- Ma Liuming born 1969
- Photograph, gelatin silver print on paper
- Image: 610 × 508 mm
- Purchased with funds provided by the Asia Pacific Acquisitions Committee 2016
This is one of a group of gelatin silver prints in the Tate collection documenting performances by the Chinese artist Ma Liuming. Many of the performances took place in the Dongcun artists’ colony of Beijing East Village in the early 1990s. Ma joined the colony in 1993 having been active as one of the originators of modern performance art in China since the late 1980s. In his performances Ma adopted an androgynous alter-ego whom he called Fen-Ma Liuming, dressing up in women’s clothes and wearing make-up. He described this alternative artistic persona as ‘the character that I have been constantly enacting in my performances for the past few years and whose characteristics are an effeminate face and a body of a man’ (quoted in Marella Gallery 2007, p.9).
This photograph documents the second version of the performance Fen-Ma Liuming’s Lunch, which the artist originally carried out in a private home in Beijing East Village in 1994 (see Tate P81263). The photograph was taken by the artist Xin Danwen, who was also part of the East Village community. For this performance the artist was made up as Fen-Ma Liuming and while naked silently cooked fish in a steaming pot, serving it to an audience of artists and critics. He then attached a large laundry tube to his penis and began sucking and breathing at the other end of the hose. The artist has stated that by taking the tube as an extension of his penis in his mouth, he allowed ‘the Qi of Ying and Yang to circulate in the body’ (Marella Gallery 2007, p.30). Instead of performing the action in private, the second iteration took place outdoors in the courtyard of a house. The photograph depicts him sitting naked and quiet behind the steaming pot. For other images Ma was photographed naked in the rural landscape of Beijing East Village, each move beyond the private sphere in this series enacts the desire for freedom of movement and expression.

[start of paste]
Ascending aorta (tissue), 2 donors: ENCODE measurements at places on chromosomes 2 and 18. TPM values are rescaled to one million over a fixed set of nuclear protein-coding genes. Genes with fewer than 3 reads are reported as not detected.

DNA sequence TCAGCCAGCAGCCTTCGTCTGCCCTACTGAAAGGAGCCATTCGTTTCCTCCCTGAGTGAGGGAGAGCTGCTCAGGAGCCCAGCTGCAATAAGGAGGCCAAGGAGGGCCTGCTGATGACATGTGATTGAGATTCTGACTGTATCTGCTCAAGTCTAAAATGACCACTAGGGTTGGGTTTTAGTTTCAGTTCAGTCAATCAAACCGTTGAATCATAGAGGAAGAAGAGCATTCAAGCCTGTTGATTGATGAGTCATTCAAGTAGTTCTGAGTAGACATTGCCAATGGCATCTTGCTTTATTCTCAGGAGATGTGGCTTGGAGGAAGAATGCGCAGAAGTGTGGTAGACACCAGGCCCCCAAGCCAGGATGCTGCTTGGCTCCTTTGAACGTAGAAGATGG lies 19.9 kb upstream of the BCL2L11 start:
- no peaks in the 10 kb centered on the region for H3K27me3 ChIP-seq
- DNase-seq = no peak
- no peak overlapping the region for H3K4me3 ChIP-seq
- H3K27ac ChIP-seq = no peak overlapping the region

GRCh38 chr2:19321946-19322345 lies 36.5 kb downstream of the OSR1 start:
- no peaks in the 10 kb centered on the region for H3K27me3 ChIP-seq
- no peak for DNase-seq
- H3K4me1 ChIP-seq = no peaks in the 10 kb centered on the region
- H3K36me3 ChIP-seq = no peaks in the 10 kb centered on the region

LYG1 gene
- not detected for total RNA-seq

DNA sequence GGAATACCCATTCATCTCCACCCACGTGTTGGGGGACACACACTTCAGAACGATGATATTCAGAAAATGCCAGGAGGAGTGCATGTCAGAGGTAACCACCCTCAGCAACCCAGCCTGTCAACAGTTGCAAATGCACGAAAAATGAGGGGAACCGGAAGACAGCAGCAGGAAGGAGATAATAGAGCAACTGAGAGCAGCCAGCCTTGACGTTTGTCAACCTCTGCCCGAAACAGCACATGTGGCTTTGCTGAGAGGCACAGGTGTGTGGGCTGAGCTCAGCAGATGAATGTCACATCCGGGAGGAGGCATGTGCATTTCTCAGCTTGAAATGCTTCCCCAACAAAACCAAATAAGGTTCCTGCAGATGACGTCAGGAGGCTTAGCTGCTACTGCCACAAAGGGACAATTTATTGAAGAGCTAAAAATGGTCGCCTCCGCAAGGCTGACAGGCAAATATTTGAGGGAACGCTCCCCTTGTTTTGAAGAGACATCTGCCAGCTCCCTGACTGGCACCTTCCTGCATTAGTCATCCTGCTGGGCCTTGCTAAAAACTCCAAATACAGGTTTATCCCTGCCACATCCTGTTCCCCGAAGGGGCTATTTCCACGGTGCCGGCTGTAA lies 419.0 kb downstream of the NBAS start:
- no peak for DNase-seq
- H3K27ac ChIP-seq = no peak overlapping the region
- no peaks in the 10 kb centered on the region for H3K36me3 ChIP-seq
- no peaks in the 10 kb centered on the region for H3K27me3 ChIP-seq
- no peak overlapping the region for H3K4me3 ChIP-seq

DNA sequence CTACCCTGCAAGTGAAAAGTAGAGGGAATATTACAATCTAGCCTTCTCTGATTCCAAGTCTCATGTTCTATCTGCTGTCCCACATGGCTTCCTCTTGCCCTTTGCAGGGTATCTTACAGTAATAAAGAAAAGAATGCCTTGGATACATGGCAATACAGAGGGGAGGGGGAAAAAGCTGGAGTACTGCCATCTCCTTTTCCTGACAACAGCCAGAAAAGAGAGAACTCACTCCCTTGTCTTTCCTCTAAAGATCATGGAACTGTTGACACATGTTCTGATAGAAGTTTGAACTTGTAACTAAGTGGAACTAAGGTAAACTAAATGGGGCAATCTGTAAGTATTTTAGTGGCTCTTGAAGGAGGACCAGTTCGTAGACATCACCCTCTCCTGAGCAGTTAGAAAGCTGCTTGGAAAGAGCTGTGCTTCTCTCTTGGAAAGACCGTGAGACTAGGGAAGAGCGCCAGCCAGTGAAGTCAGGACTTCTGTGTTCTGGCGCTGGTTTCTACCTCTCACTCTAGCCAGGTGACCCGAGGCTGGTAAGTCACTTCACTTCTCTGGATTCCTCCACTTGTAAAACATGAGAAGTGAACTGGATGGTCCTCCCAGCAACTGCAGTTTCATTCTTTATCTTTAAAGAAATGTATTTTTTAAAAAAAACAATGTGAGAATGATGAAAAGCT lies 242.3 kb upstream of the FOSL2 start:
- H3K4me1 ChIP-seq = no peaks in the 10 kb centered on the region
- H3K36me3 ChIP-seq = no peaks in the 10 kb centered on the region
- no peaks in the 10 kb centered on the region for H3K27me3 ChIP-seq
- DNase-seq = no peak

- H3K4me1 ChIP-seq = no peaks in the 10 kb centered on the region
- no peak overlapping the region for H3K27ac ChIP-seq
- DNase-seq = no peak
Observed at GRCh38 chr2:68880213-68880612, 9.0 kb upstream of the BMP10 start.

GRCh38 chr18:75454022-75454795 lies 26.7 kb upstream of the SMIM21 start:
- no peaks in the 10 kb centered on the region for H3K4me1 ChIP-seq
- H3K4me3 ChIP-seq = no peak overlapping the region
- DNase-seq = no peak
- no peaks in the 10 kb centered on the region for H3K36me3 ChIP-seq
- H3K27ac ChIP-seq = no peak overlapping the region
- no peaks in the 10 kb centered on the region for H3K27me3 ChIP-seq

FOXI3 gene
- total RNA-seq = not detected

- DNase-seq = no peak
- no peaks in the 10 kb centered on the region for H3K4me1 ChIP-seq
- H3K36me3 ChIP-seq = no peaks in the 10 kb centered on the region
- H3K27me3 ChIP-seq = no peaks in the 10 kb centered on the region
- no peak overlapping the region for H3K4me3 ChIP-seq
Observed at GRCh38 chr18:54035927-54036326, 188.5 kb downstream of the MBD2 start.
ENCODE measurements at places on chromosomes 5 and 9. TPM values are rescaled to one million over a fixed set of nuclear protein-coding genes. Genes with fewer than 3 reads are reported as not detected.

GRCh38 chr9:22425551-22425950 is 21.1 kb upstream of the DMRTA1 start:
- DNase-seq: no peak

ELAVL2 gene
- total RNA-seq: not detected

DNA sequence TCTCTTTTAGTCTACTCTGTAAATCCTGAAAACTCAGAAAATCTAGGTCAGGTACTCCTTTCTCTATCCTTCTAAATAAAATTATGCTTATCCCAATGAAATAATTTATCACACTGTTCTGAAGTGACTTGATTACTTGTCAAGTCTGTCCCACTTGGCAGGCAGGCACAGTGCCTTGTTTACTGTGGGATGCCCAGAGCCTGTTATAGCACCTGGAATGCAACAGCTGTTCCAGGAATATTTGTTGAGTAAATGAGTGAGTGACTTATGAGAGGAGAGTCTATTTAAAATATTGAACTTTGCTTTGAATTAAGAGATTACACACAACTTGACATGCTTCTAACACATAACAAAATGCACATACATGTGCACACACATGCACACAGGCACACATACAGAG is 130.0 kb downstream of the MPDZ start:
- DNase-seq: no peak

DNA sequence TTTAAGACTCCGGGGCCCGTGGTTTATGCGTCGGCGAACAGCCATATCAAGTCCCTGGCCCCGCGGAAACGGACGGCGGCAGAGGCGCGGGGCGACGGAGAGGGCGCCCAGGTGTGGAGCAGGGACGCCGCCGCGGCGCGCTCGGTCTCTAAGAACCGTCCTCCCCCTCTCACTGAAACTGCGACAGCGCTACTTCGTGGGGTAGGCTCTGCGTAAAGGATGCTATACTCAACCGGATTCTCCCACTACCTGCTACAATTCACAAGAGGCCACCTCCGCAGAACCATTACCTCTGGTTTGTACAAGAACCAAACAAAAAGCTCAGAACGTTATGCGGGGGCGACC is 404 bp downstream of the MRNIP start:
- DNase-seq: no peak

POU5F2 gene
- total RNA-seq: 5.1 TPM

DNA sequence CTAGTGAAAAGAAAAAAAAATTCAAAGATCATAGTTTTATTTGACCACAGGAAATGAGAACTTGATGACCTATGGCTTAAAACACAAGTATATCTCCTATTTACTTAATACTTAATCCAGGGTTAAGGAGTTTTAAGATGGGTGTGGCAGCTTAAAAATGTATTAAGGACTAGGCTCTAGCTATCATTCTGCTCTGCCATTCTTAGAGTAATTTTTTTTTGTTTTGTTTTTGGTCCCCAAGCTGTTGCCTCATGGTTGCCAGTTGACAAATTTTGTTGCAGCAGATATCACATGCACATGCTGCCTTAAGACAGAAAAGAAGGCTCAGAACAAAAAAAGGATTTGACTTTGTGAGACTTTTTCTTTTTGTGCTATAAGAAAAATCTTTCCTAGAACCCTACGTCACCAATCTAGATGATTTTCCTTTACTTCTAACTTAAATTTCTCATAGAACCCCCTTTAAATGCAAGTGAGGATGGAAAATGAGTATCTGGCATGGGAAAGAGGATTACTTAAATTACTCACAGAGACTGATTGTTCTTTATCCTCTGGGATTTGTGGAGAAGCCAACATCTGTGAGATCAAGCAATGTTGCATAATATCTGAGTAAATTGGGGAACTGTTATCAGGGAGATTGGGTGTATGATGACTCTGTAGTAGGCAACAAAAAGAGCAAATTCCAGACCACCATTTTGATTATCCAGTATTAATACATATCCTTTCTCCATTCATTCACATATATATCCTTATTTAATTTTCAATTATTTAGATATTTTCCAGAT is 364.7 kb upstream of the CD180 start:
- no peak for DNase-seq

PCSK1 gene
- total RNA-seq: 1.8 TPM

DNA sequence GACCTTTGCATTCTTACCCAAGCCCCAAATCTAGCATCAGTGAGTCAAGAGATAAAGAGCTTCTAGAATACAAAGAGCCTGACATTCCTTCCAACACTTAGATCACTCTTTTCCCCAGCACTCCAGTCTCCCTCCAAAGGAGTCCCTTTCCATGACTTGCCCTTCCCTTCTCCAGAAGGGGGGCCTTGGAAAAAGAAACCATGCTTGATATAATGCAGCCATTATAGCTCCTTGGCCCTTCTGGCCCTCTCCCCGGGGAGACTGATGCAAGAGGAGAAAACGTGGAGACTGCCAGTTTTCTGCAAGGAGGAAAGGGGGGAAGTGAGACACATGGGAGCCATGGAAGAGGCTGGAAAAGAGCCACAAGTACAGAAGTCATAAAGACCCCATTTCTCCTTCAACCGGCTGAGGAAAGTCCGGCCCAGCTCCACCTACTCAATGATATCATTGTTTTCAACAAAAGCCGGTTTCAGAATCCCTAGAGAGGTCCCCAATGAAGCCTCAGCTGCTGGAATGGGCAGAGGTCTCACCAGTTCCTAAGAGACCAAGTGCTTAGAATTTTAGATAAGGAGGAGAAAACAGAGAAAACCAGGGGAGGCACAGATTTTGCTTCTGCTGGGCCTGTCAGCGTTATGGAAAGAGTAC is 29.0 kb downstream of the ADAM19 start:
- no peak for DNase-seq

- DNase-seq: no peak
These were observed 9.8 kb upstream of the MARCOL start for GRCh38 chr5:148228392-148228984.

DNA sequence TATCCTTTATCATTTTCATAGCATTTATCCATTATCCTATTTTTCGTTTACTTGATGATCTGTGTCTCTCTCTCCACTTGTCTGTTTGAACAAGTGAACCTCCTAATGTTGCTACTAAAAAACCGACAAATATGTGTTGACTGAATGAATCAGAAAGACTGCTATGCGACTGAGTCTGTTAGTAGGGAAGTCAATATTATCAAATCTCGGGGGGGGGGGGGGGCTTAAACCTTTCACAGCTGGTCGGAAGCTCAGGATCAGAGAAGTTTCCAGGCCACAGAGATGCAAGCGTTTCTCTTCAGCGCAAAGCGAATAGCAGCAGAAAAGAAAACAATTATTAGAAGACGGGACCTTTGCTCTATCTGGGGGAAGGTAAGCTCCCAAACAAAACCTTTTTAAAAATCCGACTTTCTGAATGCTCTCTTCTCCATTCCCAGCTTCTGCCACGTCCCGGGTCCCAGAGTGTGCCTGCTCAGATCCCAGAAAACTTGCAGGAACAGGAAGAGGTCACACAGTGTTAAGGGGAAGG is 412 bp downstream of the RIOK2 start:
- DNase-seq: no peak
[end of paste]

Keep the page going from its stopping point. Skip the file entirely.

A number of other photographs, taken in 1993 by the artist Xu Zhiwei, show Ma Liuming turning into Fen-Ma Liuming. He is shown wearing a flowery dress, chiffon scarf and large earrings, or being assisted with his hair and make-up as he becomes Fen-Ma (see Tate P81261, P81262 and P81264). Although there are ideals of androgyny and gender-ambiguity in traditional Chinese religious imagery and theatre culture, in the strict social system of the People’s Republic of China in the 1990s, gender was understood as a rigid binary opposition between male and female. Ma’s performances as Fen-Ma Liuming investigate ambiguities of sexual difference and gender identity while critically confronting social restrictions and political authority. His performances were recorded in photographs and on video, exposing the lack of exhibition spaces that were available to artists working outside official and state-sponsored circles, while also highlighting the creative energy that characterised the underground art scene. Appearing naked in many of his performances and challenging accepted norms of gender and socially acceptable behaviour, Ma became the repeated target of Chinese government censorship. In 1995 police forced the artists to move out of Beijing’s East Village and Ma increasingly began to work outside China. Since 2000 he has shifted to painting, while continuing to investigate questions of embodiment, gender and national identity.
Meg Maggio, Ma Liuming: Performance Artist, Montreuil 2003.
Ma Liuming: Performances, Paintings, Sculptures, exhibition catalogue, Marella Gallery, Beijing 2007.
Ma Liuming, Ma Liuming: Paintings, Performances, Sculptures, Beijing 2012.
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